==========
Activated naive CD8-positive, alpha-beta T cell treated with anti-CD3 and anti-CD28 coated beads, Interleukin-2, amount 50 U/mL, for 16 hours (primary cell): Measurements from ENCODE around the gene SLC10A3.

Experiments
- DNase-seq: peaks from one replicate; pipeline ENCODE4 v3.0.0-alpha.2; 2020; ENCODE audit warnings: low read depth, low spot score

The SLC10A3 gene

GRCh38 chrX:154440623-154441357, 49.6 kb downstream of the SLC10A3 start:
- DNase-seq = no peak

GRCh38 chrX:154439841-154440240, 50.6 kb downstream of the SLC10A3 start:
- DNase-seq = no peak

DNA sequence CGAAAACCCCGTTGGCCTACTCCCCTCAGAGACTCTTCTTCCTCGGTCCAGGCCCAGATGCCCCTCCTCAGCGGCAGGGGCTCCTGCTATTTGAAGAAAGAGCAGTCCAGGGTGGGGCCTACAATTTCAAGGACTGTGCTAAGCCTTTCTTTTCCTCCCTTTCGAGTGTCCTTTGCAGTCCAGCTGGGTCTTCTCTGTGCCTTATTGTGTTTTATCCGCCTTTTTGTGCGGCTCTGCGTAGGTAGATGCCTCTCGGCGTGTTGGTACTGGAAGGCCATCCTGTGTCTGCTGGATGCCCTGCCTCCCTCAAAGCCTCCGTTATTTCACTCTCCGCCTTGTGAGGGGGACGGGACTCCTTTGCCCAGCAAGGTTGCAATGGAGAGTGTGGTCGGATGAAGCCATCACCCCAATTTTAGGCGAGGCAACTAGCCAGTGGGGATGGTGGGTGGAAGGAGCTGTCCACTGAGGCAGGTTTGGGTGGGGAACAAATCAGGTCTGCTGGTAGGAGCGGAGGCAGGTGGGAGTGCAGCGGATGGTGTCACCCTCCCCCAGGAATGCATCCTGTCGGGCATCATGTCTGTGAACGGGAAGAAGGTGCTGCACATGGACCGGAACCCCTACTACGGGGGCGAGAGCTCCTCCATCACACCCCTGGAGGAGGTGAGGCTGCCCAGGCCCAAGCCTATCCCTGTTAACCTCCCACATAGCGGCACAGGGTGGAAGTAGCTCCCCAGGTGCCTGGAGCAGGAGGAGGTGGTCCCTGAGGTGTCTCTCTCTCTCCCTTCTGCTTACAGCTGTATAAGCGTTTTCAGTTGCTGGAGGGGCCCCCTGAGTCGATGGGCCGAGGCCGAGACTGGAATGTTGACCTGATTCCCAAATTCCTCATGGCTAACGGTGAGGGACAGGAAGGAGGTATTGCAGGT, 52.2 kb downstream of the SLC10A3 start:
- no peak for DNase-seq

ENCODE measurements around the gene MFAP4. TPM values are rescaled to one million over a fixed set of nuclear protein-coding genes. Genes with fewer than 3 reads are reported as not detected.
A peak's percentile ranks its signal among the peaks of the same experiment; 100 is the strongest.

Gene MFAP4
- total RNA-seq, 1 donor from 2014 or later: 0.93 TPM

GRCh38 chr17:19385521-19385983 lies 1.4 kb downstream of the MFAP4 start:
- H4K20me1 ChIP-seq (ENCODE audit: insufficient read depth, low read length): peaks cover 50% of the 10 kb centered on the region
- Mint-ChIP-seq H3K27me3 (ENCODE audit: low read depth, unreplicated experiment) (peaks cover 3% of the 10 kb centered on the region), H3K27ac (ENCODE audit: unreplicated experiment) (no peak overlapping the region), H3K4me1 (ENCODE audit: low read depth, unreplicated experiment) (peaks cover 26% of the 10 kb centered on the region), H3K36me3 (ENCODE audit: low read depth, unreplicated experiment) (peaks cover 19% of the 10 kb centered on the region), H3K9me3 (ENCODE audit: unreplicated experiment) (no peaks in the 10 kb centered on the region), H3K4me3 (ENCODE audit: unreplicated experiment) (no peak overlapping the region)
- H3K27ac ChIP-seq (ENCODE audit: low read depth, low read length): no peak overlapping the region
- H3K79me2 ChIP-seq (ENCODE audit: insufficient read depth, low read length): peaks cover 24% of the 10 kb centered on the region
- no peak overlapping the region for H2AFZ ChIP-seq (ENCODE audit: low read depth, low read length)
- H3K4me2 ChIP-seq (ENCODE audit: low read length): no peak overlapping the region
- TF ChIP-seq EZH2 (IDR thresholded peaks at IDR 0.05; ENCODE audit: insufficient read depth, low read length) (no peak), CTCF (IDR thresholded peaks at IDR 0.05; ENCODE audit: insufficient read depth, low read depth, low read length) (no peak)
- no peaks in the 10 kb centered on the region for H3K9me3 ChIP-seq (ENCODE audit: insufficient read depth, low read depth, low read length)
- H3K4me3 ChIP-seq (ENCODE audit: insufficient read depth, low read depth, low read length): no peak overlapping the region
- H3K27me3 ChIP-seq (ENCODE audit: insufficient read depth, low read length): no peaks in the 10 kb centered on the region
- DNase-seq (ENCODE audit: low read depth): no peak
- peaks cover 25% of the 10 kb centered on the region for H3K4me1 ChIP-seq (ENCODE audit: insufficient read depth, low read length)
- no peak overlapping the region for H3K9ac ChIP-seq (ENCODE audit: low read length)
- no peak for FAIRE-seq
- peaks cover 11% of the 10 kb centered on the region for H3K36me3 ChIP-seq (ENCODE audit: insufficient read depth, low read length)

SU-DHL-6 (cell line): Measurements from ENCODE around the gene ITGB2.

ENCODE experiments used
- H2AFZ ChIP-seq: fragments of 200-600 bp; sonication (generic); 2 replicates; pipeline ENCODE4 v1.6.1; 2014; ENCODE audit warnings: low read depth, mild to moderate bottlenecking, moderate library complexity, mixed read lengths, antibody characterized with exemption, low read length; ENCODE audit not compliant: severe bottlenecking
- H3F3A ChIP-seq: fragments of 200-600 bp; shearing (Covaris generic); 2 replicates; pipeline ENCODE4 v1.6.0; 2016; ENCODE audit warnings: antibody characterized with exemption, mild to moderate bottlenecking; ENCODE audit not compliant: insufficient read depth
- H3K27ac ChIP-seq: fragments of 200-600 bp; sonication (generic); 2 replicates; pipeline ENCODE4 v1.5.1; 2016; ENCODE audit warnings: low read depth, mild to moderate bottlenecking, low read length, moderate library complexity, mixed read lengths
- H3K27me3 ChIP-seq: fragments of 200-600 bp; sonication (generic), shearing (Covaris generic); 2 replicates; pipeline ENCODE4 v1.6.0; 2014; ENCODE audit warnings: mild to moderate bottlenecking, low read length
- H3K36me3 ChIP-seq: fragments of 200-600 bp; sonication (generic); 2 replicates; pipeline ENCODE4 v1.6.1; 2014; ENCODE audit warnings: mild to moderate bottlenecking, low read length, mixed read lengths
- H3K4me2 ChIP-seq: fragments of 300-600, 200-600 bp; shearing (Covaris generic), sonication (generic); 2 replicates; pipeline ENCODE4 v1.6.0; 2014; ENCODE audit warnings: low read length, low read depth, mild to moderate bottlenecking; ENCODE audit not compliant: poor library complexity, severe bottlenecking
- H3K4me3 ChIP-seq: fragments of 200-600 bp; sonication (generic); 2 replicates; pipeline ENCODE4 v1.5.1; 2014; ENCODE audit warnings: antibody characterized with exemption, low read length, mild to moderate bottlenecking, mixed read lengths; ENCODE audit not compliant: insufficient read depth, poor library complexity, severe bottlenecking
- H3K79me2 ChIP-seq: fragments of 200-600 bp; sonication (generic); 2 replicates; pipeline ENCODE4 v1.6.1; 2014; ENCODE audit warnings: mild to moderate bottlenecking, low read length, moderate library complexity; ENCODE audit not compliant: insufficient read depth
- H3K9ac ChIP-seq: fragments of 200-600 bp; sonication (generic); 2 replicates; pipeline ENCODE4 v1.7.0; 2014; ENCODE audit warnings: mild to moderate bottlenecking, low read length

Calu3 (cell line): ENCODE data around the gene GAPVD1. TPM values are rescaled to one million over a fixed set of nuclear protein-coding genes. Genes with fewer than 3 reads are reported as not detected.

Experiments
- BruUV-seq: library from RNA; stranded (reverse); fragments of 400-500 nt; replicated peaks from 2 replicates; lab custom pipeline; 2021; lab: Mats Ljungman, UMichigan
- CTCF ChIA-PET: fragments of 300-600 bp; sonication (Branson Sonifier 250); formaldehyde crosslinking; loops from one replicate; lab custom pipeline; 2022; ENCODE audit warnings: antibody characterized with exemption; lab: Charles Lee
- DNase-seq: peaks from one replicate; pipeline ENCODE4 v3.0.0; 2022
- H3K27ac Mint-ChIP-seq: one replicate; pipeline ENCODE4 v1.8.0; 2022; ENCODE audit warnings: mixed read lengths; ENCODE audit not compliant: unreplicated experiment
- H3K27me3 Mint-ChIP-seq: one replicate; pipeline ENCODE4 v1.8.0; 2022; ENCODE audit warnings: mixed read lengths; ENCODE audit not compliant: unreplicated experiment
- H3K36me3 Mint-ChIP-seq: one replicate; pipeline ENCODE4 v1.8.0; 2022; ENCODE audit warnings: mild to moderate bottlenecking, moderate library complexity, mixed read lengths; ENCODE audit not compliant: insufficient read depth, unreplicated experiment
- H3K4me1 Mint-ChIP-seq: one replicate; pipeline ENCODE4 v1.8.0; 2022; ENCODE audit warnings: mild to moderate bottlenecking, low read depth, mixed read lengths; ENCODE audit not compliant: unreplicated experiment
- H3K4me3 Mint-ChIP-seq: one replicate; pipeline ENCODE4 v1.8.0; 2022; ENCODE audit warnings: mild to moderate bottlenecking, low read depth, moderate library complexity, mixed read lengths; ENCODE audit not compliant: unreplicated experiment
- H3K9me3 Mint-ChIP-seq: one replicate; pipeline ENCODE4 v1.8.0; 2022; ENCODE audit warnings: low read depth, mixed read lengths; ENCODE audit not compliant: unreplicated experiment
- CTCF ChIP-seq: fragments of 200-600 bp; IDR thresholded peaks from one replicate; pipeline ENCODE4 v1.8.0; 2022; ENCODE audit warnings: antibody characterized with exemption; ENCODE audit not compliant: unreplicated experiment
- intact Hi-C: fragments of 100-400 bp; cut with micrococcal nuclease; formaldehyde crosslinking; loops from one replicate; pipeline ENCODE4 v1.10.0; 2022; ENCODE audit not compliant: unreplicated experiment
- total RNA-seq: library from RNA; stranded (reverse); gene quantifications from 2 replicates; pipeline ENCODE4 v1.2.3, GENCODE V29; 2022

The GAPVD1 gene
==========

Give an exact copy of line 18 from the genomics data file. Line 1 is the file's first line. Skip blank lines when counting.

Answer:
- H3K27ac ChIP-seq (ENCODE audit: low read depth, low read length): no peak overlapping the region